You can see why lefties love using this statistic – it grossly skews the welfare bill to make it look like we hardly spend anything on the things their opponents want to cut.

So what does the welfare budget look like if we take pensions out of the equation?

This truer reflection of the welfare budget sees the other slices of the pie double in size.

30% of the non-pensions budget is spent on family benefits, income support and tax credits, some £45 billion.

Housing makes up closer to 20%, £26 billion.

A much clearer illustration of what we spend on welfare than lefties and the ONS would have us believe…

Rich’s Monday Morning View

WATCH: Watson: Labour Did Not Spend Too Much

Watson: Labour Didn’t Spend Too Much

AN: But was Labour still borrowing too much when the financial crash, which they didn’t cause, but were they still borrowing too much when it came about, as Andy Burnham is now saying?

TW: Look I know the point you’re taking, there is a discussion within the party about whether when the crash came about, whether there was a small surplus or whether we were running a deficit. Frankly, and yes people said we should be running a small surplus. Frankly that isn’t related to the banking failure.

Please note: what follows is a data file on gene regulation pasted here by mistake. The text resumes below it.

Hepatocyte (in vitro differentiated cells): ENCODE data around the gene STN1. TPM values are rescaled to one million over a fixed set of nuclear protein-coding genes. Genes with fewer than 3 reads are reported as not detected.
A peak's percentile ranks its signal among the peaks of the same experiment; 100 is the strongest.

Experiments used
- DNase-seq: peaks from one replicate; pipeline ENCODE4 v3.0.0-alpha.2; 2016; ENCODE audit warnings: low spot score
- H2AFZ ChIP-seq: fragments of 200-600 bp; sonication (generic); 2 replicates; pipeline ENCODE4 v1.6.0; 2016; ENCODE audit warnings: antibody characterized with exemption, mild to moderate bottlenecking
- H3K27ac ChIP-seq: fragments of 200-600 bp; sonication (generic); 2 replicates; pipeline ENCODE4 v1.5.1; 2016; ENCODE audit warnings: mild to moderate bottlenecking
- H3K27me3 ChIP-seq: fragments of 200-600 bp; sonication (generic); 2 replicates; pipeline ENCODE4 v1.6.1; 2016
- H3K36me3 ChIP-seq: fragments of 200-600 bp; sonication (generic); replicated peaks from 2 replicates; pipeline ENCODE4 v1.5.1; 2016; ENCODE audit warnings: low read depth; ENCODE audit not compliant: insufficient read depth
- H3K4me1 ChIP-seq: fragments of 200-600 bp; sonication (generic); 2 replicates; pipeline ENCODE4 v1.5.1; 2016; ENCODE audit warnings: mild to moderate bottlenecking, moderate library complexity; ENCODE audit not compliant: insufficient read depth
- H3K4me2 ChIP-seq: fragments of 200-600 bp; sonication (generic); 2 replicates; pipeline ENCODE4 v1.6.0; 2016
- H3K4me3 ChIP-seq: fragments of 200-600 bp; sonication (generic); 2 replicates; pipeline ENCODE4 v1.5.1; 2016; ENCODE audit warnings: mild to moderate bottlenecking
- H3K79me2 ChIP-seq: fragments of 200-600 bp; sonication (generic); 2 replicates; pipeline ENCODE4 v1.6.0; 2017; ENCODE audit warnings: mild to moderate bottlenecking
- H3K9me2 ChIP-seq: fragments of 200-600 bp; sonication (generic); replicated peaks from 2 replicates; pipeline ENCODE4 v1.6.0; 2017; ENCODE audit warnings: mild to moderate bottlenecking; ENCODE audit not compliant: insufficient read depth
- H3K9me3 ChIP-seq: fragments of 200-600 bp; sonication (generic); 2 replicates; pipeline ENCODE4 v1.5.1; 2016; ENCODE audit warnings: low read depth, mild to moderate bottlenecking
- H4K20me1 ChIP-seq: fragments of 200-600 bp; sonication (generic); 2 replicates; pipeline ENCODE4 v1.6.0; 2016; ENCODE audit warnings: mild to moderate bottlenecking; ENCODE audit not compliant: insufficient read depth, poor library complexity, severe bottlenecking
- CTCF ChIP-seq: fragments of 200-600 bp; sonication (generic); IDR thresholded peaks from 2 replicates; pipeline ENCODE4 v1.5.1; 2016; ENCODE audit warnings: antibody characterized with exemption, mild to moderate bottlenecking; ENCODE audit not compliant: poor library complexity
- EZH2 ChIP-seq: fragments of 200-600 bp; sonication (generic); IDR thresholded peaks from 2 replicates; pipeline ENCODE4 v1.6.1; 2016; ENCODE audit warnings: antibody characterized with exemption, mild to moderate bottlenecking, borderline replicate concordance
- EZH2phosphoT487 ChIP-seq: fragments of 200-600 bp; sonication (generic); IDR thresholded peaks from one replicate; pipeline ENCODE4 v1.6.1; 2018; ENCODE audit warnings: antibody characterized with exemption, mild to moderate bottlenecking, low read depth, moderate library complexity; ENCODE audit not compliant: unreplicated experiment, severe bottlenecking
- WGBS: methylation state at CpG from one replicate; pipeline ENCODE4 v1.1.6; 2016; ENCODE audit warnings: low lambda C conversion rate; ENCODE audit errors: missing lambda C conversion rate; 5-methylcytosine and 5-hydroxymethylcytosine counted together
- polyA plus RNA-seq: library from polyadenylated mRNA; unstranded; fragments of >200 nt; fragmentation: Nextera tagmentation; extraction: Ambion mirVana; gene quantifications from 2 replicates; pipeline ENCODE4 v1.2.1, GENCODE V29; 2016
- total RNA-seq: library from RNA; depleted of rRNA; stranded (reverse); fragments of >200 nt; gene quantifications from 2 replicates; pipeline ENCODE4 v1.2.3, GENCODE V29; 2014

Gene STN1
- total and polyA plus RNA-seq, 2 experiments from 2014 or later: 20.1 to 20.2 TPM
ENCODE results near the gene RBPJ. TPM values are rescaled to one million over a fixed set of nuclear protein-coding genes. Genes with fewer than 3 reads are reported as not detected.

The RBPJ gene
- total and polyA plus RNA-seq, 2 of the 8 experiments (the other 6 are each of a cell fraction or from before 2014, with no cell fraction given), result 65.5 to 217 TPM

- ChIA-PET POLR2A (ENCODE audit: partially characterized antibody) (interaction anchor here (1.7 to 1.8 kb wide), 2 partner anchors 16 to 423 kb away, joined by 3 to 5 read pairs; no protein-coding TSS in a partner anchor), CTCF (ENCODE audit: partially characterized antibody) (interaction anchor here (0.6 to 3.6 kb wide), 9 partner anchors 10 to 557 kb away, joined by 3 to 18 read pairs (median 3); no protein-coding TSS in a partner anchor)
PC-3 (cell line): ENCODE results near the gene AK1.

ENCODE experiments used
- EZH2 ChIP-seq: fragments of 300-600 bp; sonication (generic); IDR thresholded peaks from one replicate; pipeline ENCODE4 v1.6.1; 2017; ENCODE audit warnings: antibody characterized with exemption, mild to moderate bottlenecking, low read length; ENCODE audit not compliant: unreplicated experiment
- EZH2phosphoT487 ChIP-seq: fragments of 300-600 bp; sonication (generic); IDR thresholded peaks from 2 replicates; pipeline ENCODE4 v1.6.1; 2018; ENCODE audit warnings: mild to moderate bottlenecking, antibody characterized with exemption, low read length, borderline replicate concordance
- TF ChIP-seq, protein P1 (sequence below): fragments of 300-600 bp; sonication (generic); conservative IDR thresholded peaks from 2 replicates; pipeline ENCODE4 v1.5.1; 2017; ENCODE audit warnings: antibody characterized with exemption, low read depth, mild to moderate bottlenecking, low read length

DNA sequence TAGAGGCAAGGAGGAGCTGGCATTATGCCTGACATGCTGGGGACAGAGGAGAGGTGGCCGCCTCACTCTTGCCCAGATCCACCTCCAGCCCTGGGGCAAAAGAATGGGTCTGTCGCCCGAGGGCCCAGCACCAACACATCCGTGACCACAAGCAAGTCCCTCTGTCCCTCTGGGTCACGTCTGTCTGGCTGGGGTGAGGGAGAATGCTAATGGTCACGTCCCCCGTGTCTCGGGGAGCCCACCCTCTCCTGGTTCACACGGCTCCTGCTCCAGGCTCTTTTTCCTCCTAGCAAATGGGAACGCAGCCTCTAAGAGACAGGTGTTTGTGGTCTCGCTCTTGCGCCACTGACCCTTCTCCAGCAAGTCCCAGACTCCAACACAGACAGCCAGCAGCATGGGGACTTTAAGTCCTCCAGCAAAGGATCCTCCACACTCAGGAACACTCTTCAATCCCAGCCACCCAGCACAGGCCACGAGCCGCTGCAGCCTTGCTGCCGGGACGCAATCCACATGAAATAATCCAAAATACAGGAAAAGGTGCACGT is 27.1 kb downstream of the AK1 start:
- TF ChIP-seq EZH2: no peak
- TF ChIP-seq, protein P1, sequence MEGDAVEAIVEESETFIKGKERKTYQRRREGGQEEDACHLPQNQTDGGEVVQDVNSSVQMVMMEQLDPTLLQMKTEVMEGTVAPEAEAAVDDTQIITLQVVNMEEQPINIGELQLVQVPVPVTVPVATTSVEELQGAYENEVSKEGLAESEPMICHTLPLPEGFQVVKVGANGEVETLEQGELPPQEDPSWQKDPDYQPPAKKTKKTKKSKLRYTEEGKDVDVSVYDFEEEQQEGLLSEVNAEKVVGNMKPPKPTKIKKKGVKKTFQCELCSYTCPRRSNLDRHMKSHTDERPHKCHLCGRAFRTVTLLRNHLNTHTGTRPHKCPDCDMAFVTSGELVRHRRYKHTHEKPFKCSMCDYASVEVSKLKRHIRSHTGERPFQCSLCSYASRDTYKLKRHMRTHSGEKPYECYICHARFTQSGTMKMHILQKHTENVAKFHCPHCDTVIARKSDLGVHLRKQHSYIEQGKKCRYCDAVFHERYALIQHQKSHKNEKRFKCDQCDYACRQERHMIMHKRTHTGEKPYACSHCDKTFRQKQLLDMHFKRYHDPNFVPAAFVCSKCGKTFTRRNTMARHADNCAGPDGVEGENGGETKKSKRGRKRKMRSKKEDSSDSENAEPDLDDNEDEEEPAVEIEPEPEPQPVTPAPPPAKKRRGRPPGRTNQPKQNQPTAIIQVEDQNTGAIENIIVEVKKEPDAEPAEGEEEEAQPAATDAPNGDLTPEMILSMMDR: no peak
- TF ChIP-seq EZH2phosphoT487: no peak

AN: That wasn’t my question. I accept that. I didn’t say you caused the crash. Should you have had a tighter fiscal position at the time the crash came?

TW: Let me just say, the reason I’m making this point and coming back to you on that, is people say that the banking crisis, the attack the Tories made on us is because we were running a deficit. Because we were running a deficit that led to the banking crisis.

AN: You and I both said two times each, that is four times we’ve said it isn’t the case, I am asking a different question, were you borrowing too much when the crash, which you didn’t cause, came?

TW: I personally don’t think we were.

Man With Plane Trolls Owen Jones From the Sky

With Owen Jones visiting South Thanet yesterday to campaign for Labour, Simon Moores – an economist, Guardian contributor, councillor and pilot – saw his chance to troll the his lefty colleague from a great height. And troll him he did, by flying this banner over the constituency for the afternoon:

Moores tells Guido:

“I did it off my own back because I can’t stand Owen Jones. I can’t stand economic illiterates and Jones drives me crazy.”

One critic Owen can’t block…

The Graph That Ruins Miliband’s Argument

Even after Labour’s manifesto mea culpa about fiscal responsibility, Ed would still not say he thought Labour spent too much before the crisis. He had his audience cheering as he yelled “absolutely we were right to invest in those things”:

Miliband told the Labour manifesto launch:

“It was the financial crisis that caused the deficit…”

Really, Ed?

The financial crisis caused the deficit that Labour ran in 2002/3?

And grew in 2003/4?

And in 2004/5?

And in 2005/6?

“It was the financial crisis that caused the deficit…” in 2006/7?

And in 2007/8?

Really, Ed?

Seen Elsewhere